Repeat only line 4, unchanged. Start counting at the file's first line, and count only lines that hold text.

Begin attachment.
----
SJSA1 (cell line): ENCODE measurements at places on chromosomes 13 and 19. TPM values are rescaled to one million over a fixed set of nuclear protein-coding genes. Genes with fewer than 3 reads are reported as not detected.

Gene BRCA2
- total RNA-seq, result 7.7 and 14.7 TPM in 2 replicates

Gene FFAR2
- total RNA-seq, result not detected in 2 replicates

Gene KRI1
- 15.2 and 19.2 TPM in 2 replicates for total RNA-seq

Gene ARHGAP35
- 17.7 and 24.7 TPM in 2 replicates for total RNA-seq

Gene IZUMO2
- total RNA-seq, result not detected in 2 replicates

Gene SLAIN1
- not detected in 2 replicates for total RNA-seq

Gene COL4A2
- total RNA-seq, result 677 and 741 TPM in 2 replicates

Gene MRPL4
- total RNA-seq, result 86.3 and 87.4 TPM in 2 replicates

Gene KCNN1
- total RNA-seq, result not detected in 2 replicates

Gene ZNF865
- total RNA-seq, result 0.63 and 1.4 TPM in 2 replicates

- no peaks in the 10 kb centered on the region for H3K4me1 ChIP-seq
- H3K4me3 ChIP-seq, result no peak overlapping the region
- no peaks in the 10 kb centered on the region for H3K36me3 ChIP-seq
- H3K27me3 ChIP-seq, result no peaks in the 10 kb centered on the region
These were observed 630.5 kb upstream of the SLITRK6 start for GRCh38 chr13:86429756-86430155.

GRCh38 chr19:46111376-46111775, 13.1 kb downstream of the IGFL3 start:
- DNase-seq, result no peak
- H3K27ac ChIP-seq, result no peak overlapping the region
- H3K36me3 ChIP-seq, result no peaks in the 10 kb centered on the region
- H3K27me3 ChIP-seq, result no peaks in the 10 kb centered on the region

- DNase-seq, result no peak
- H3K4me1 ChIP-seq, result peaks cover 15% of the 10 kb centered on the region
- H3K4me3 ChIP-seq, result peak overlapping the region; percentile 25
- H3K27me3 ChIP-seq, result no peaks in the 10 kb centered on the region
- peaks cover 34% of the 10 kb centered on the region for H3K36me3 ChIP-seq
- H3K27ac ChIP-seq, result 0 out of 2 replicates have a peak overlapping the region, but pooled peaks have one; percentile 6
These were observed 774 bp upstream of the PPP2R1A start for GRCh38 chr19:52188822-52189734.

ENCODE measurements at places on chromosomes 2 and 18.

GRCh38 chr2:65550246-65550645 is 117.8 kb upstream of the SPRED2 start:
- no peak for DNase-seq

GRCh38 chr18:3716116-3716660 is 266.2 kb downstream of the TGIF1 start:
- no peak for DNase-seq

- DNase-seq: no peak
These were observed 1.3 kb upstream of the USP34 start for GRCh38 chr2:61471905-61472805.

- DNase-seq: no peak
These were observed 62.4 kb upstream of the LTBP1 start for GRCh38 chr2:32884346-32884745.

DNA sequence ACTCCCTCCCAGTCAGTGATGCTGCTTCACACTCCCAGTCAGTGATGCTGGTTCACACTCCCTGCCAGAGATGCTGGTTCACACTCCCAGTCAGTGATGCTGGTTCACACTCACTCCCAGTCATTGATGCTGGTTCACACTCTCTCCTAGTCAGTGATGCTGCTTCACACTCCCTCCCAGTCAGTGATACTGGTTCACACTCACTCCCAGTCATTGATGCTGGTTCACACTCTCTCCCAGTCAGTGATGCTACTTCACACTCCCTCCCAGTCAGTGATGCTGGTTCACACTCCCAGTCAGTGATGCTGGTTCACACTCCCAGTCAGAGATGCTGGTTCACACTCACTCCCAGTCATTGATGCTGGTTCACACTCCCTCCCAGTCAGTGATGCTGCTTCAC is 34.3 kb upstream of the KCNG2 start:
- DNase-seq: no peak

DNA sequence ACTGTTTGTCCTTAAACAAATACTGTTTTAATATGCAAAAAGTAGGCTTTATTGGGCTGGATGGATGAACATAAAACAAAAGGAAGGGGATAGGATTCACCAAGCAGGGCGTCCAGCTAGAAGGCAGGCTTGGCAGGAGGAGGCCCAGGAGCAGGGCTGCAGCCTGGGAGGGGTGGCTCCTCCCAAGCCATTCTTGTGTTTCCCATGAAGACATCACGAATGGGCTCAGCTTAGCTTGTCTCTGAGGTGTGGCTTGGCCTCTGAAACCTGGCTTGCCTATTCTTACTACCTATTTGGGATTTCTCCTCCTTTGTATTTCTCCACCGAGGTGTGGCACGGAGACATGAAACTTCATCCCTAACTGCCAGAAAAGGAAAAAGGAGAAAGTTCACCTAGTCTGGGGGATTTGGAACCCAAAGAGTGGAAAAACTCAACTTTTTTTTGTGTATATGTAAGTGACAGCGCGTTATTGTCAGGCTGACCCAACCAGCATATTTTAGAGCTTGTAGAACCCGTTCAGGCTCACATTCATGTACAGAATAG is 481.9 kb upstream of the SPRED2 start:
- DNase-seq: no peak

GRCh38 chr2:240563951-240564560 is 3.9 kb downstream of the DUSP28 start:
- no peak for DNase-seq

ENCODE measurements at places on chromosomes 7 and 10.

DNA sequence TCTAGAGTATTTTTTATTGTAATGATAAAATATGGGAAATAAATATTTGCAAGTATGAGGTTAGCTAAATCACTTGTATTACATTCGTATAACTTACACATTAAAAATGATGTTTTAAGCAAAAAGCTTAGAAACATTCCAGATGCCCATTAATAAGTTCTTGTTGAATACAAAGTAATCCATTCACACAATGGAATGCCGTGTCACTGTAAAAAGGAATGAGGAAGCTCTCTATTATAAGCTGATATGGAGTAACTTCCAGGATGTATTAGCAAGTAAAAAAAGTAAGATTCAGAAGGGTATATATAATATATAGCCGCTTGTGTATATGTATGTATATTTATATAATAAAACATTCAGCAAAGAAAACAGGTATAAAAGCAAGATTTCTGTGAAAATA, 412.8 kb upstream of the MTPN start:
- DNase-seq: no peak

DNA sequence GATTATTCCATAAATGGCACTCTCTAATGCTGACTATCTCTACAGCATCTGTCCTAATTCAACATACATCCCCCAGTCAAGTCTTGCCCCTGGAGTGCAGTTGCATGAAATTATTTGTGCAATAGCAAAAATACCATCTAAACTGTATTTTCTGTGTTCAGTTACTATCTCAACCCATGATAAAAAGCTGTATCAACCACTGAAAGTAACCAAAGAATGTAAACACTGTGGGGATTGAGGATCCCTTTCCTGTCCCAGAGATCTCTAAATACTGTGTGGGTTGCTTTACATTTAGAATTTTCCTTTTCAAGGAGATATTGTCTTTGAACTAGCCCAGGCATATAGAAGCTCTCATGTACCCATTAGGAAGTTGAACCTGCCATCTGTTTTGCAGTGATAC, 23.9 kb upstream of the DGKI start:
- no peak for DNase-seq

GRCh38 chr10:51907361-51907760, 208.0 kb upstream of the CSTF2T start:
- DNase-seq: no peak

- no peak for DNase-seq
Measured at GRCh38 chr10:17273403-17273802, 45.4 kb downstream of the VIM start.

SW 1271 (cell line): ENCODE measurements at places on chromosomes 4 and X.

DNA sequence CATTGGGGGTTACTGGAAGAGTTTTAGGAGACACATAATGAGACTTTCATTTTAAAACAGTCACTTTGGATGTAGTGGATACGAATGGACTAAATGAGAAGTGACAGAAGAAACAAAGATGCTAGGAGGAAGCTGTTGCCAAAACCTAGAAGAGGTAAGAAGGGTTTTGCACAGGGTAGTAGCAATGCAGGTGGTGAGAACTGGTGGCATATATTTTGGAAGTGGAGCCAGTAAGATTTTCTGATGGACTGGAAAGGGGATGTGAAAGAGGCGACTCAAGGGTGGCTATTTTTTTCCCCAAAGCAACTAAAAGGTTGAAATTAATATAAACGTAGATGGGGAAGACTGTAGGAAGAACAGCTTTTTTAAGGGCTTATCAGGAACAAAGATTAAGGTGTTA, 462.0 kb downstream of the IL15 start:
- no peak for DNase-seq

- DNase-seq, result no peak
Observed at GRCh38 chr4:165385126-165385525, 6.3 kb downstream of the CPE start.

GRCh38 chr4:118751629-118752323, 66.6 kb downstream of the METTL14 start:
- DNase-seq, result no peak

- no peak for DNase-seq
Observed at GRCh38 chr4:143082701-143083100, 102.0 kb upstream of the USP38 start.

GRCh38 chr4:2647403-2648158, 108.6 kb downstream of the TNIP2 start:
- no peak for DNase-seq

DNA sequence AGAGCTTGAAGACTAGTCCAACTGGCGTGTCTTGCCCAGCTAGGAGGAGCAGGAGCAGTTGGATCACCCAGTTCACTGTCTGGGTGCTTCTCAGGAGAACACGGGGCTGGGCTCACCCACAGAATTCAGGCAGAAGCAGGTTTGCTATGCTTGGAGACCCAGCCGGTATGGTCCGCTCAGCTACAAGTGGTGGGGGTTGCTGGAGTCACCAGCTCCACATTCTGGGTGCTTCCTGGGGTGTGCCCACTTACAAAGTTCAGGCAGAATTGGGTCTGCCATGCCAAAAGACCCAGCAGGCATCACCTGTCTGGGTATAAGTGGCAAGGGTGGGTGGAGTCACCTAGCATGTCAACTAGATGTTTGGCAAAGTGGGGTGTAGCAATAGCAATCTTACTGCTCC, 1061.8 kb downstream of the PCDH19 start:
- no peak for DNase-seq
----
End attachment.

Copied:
Gene FFAR2